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With a Master of Fine Arts in Creative Nonfiction degree (Goucher College, August 2014), I am looking at a new phase in my life. From 1992 to 2009, I served as Founding Executive Director of Miriam's House, a residence for homeless women living with AIDS. I left this position when Chronic Migraine Disease overtook my ability to do my job. Now I hope that a writing career will both accommodate the migraines and give me a creative, productive outlet. And soon, September 4, I will launch my Inkshares author page in a bid to hit the 1,000 pre-order goal in 90  days. The book I want to publish is "Nowhere Else I Want to Be," a memoir of ten of my years at Miriam's House.

18 May 2011

Balancing Rest and Activity

Having chronic pain is fatiguing.  Physically, we are worn down by the pain whether or not we have been active.  And even that word, activity, is relative: if we have the kind of pain that is exacerbated by activity (usually the case for my migraines) then our idea of activity becomes pretty restricted.  Yet, as my Mom said when she had a bad case of Lyme Disease a few years ago, "You can't just lie around all the time."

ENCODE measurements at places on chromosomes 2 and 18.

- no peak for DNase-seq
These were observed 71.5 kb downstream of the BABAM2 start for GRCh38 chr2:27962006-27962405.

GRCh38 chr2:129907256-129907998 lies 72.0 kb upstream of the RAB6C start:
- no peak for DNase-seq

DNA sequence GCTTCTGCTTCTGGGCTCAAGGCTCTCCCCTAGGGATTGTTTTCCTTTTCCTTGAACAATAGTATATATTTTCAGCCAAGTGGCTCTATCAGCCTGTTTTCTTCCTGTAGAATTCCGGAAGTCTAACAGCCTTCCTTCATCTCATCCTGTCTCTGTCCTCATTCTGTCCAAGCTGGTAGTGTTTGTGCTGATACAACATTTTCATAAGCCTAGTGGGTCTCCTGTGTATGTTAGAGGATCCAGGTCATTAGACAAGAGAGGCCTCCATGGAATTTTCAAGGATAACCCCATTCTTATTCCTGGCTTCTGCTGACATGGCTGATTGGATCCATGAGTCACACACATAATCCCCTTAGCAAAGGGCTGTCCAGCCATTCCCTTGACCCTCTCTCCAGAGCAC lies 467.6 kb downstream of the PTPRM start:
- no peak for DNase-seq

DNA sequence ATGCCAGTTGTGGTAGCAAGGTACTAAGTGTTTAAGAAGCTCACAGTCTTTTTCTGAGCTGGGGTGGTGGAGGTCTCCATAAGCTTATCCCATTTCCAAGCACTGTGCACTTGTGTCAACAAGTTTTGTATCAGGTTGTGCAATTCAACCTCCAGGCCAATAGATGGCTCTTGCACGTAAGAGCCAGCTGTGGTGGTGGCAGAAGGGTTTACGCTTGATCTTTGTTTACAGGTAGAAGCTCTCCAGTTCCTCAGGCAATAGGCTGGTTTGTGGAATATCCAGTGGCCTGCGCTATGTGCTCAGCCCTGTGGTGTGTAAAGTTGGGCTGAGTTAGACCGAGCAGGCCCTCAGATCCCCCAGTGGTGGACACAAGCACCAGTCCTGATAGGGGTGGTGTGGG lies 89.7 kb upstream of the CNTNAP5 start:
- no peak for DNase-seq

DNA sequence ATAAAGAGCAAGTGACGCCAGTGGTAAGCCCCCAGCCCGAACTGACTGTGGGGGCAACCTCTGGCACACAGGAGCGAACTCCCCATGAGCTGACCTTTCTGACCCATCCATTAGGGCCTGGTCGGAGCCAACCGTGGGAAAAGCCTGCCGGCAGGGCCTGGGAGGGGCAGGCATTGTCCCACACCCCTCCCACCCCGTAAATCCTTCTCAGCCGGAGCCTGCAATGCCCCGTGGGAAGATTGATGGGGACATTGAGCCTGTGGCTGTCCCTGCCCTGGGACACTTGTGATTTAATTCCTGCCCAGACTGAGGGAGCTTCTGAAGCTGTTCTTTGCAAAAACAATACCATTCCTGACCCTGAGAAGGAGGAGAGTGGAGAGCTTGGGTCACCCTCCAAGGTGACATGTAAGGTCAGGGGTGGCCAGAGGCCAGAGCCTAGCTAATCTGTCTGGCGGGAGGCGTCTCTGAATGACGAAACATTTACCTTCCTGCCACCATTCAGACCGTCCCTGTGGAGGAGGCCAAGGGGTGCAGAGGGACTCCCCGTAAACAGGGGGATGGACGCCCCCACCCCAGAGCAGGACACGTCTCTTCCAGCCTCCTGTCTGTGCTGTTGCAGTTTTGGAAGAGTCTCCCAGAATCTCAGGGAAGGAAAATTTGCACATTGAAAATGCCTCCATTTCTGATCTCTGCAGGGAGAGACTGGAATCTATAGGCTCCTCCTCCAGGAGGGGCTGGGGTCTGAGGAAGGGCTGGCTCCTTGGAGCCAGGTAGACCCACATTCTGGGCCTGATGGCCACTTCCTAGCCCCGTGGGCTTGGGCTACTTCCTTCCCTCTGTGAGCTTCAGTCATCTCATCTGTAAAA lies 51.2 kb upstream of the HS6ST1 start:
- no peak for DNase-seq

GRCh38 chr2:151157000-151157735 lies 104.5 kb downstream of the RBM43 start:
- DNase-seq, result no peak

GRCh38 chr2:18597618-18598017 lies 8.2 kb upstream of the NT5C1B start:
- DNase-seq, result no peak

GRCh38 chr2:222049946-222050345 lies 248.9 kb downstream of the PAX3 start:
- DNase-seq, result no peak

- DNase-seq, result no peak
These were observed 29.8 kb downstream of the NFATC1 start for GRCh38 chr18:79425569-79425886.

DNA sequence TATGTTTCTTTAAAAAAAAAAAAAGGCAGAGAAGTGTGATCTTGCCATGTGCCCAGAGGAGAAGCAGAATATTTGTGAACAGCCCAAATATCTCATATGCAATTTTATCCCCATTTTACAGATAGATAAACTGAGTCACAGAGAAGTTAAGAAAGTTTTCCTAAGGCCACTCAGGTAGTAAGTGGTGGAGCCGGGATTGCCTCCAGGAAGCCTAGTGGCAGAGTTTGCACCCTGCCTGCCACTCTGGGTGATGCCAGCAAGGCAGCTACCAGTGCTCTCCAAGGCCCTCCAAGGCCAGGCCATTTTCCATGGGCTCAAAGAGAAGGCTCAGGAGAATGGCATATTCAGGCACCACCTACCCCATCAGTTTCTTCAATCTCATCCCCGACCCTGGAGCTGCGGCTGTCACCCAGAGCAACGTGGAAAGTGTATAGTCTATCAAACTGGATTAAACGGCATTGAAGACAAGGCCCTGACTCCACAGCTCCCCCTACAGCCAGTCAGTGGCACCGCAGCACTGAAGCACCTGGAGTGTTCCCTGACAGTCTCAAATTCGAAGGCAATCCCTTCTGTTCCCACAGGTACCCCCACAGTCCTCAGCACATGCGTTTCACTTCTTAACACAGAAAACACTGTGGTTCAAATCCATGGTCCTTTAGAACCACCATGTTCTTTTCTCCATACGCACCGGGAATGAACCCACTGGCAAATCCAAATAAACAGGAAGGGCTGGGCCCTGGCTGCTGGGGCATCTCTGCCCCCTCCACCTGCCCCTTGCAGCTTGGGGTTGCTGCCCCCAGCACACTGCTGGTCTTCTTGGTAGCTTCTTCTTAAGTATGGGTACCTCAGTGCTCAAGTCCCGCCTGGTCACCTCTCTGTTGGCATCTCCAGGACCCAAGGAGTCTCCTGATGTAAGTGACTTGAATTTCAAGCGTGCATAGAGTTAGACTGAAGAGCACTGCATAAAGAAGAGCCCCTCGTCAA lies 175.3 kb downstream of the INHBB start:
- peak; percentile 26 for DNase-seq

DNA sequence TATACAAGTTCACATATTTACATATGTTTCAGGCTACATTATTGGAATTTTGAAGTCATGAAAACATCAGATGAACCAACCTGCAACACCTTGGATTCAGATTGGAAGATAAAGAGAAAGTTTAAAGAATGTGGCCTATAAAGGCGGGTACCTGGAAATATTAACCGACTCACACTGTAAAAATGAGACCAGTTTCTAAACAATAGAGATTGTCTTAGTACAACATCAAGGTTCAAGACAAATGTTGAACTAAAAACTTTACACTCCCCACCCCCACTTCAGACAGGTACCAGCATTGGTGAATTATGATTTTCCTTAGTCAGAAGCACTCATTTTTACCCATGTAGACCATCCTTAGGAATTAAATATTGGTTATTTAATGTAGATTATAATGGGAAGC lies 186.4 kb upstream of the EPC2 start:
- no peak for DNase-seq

Pain with inactivity is as debilitating emotionally and spiritually as it is physically.  I have felt the depression and feelings of "poor me" rise up almost automatically during a period - anywhere from two to seven days - of a migraine that won't go away, especially if I have succumbed to the pain and fatigue. 

But how do we balance the requirements of our pain - to rest, stay quiet and use our pain management skills in peace - with the requirements of physical, emotional and spiritual health?  For me, this has been a journey of discovery, of trial and error.

PHYSICAL ACTIVITY